When you’re a nonprofit organization or a locally owned business, you have limited advertising budget. Any dollar you spend needs to be impactful and directly help your bottom line — whether it’s donations, event attendees, inquiries, calls, or sales.
This is why I caution you to think very carefully before investing in pricey ads that have a shiny promise of thousands and thousands of “impressions”. Our first instinct is to think “Wow, I could get thousands of people to my stuff!” But that is not necessarily the case.
First, what exactly is an “Impression”? Ad Impressions are measured by the number of times your ad appears on a site or page that was visited. For example, an online magazine can share stats like the number of subscribers, and how many times an ad was shown, but they can’t say how many people saw the ad. We’re all shown thousands of ads that we never look at on Google, social media, and various websites and blogs.
Note that there is another metric called “Viewed Impressions” which is slightly more informative. It means that your ad was shown on a part of the page that a visitor could view, as apposed to being shown in the footer even when the user never scrolled down.
Impressions don’t do you any good unless people actually get to the part of the page where the ad was displayed, notice your ad, click through to your website, and take action once they get there.
Here are a couple of examples of when even the most impressive number of Impressions are not helping you:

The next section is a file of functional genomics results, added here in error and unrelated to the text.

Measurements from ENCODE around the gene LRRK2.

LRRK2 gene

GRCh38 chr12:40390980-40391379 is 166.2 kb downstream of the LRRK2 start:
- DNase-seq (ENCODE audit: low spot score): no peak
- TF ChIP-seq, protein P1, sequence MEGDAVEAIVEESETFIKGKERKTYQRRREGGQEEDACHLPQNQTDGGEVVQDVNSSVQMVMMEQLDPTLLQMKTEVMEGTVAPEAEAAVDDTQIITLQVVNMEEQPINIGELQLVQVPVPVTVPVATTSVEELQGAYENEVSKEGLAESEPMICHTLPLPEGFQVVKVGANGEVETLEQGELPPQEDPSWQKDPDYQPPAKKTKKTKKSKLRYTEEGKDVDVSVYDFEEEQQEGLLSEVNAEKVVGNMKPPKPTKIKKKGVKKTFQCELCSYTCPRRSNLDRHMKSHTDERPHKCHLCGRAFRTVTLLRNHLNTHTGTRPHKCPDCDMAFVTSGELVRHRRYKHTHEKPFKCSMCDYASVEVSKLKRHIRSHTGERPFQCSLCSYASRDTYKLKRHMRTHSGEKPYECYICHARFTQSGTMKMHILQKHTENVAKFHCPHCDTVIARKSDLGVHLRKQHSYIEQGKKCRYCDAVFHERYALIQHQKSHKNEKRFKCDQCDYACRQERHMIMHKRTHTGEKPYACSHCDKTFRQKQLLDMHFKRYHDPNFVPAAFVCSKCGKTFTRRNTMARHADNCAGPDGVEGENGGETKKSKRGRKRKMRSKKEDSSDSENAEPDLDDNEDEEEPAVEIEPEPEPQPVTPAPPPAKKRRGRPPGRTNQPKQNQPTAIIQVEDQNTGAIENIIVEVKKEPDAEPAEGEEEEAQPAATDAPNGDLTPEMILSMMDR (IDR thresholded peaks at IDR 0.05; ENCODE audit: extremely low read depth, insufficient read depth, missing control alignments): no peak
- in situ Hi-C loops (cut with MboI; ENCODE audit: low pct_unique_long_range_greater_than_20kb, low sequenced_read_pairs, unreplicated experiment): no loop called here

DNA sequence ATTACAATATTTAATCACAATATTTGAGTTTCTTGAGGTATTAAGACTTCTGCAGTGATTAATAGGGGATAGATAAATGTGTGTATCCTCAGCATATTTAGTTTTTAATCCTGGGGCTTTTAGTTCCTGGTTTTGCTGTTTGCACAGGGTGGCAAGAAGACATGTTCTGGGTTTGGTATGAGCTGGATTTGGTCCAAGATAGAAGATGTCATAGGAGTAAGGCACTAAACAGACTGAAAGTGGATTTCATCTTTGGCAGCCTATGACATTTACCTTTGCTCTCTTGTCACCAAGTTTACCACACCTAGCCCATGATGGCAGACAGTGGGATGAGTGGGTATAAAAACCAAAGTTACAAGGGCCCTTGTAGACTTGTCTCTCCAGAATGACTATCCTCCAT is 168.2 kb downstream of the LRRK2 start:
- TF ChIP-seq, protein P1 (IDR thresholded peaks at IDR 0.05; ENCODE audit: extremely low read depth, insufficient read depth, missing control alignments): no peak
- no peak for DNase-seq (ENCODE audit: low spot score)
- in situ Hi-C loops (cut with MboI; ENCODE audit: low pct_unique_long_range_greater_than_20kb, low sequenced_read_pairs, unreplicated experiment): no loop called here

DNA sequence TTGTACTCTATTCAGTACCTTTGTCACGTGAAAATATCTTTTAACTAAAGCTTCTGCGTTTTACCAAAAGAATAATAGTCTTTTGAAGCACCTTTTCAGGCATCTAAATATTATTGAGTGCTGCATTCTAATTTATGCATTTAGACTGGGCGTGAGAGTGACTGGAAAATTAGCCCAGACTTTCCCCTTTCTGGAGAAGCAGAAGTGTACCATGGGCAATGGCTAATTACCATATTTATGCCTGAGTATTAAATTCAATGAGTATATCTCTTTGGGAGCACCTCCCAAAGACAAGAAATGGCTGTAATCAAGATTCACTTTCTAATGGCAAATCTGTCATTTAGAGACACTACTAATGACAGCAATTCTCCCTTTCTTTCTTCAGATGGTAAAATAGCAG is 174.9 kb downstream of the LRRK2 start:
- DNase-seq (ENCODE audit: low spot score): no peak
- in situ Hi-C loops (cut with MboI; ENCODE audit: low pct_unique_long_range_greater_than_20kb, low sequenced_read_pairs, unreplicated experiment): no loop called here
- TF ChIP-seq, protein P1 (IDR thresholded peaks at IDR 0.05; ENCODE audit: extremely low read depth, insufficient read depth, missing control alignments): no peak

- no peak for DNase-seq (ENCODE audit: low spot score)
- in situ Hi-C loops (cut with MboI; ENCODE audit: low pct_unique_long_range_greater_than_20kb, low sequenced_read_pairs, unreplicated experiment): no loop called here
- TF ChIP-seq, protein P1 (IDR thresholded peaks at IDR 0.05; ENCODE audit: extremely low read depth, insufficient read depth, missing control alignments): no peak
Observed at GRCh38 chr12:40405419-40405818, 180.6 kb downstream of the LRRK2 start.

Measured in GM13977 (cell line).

Example 1: You’re selling dog toys at your local store, and paying for advertising on an international cat lover website. It doesn’t matter if you get a million Impressions if it’s the wrong audience and the wrong location. They are unlikely to ever click your ad, buy your stuff, or visit your store no matter how great your sale is.
Example 2: You are organizing your annual fundraiser event featuring local musicians. You sold out your event last year, and 90% of your audience lived within 10 miles of the venue. Investing thousands of dollars to advertise to the entire tri-state area is probably a huge waste. You’ll be more successful investing in a well thought out ad campaign using channels where your local community hangs out than dumping your entire budget in one expensive ad that reaches a bunch of other zip codes.
What should you focus on instead?
To have a successful digital ad campaign, you need the the following pieces in place:
- A budget – What is your budget for this ad? How will you see a return on that investment? If you have 100 tickets to sell and they are $10 each, you have a potential to make $1,000. It goes without saying that you should not buy a $5,000 ad.
- Define your audience – Who is your ideal audience? What demographic is most likely to want to engage with your ad? If you want 20-somethings to buy your product, your printed newspaper ads are a waste of money.
- A measurable goal – How will you know if the marketing dollars you spent were worth it? What are you trying to achieve? More ticket sales? More submissions to your request information form?